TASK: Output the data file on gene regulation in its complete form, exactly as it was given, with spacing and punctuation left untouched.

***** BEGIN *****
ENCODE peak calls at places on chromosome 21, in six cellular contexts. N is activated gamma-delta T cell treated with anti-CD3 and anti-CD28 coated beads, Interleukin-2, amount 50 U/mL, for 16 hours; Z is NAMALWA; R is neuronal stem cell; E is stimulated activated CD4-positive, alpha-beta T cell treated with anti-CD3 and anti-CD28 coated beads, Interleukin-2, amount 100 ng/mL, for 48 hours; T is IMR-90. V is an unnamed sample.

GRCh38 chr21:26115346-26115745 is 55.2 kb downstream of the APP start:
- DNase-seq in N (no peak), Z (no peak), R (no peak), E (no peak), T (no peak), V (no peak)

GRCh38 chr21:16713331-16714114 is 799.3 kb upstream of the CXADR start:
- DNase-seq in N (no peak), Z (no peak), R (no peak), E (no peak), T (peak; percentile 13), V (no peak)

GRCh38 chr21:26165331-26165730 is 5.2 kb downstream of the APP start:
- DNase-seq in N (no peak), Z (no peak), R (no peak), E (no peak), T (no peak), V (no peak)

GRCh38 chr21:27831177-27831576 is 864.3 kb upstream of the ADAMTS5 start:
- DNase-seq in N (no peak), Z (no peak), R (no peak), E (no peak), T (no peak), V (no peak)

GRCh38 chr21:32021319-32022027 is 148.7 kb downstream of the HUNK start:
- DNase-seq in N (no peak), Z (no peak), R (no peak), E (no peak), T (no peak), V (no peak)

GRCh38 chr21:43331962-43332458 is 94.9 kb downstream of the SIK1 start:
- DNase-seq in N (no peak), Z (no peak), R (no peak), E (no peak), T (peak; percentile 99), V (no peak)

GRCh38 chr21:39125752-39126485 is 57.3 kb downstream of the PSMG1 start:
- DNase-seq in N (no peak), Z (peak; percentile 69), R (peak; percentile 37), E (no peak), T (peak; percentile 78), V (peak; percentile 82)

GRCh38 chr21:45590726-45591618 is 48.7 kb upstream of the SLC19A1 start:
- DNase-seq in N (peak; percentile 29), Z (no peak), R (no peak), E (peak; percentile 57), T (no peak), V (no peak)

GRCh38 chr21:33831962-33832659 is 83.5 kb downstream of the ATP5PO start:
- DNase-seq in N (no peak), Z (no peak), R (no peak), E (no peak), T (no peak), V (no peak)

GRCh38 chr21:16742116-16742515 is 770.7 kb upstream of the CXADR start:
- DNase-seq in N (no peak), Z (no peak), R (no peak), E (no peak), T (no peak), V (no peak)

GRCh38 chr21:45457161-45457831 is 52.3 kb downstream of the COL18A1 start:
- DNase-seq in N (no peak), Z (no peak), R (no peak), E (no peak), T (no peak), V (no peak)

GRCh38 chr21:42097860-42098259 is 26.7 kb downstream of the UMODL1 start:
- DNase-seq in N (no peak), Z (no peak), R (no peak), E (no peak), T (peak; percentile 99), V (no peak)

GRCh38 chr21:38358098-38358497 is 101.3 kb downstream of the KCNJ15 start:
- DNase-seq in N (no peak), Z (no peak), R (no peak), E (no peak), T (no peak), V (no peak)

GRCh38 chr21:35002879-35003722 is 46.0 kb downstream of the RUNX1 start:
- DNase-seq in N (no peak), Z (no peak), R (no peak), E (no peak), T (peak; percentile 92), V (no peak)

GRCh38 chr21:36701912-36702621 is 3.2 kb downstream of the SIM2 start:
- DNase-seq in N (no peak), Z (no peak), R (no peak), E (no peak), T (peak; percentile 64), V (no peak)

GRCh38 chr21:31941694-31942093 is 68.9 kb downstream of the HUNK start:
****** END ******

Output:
ENCODE peak calls at places on chromosome 21, in six cellular contexts. N is activated gamma-delta T cell treated with anti-CD3 and anti-CD28 coated beads, Interleukin-2, amount 50 U/mL, for 16 hours; Z is NAMALWA; R is neuronal stem cell; E is stimulated activated CD4-positive, alpha-beta T cell treated with anti-CD3 and anti-CD28 coated beads, Interleukin-2, amount 100 ng/mL, for 48 hours; T is IMR-90. V is an unnamed sample.

GRCh38 chr21:26115346-26115745 is 55.2 kb downstream of the APP start:
- DNase-seq in N (no peak), Z (no peak), R (no peak), E (no peak), T (no peak), V (no peak)

GRCh38 chr21:16713331-16714114 is 799.3 kb upstream of the CXADR start:
- DNase-seq in N (no peak), Z (no peak), R (no peak), E (no peak), T (peak; percentile 13), V (no peak)

GRCh38 chr21:26165331-26165730 is 5.2 kb downstream of the APP start:
- DNase-seq in N (no peak), Z (no peak), R (no peak), E (no peak), T (no peak), V (no peak)

GRCh38 chr21:27831177-27831576 is 864.3 kb upstream of the ADAMTS5 start:
- DNase-seq in N (no peak), Z (no peak), R (no peak), E (no peak), T (no peak), V (no peak)

GRCh38 chr21:32021319-32022027 is 148.7 kb downstream of the HUNK start:
- DNase-seq in N (no peak), Z (no peak), R (no peak), E (no peak), T (no peak), V (no peak)

GRCh38 chr21:43331962-43332458 is 94.9 kb downstream of the SIK1 start:
- DNase-seq in N (no peak), Z (no peak), R (no peak), E (no peak), T (peak; percentile 99), V (no peak)

GRCh38 chr21:39125752-39126485 is 57.3 kb downstream of the PSMG1 start:
- DNase-seq in N (no peak), Z (peak; percentile 69), R (peak; percentile 37), E (no peak), T (peak; percentile 78), V (peak; percentile 82)

GRCh38 chr21:45590726-45591618 is 48.7 kb upstream of the SLC19A1 start:
- DNase-seq in N (peak; percentile 29), Z (no peak), R (no peak), E (peak; percentile 57), T (no peak), V (no peak)

GRCh38 chr21:33831962-33832659 is 83.5 kb downstream of the ATP5PO start:
- DNase-seq in N (no peak), Z (no peak), R (no peak), E (no peak), T (no peak), V (no peak)

GRCh38 chr21:16742116-16742515 is 770.7 kb upstream of the CXADR start:
- DNase-seq in N (no peak), Z (no peak), R (no peak), E (no peak), T (no peak), V (no peak)

GRCh38 chr21:45457161-45457831 is 52.3 kb downstream of the COL18A1 start:
- DNase-seq in N (no peak), Z (no peak), R (no peak), E (no peak), T (no peak), V (no peak)

GRCh38 chr21:42097860-42098259 is 26.7 kb downstream of the UMODL1 start:
- DNase-seq in N (no peak), Z (no peak), R (no peak), E (no peak), T (peak; percentile 99), V (no peak)

GRCh38 chr21:38358098-38358497 is 101.3 kb downstream of the KCNJ15 start:
- DNase-seq in N (no peak), Z (no peak), R (no peak), E (no peak), T (no peak), V (no peak)

GRCh38 chr21:35002879-35003722 is 46.0 kb downstream of the RUNX1 start:
- DNase-seq in N (no peak), Z (no peak), R (no peak), E (no peak), T (peak; percentile 92), V (no peak)

GRCh38 chr21:36701912-36702621 is 3.2 kb downstream of the SIM2 start:
- DNase-seq in N (no peak), Z (no peak), R (no peak), E (no peak), T (peak; percentile 64), V (no peak)

GRCh38 chr21:31941694-31942093 is 68.9 kb downstream of the HUNK start: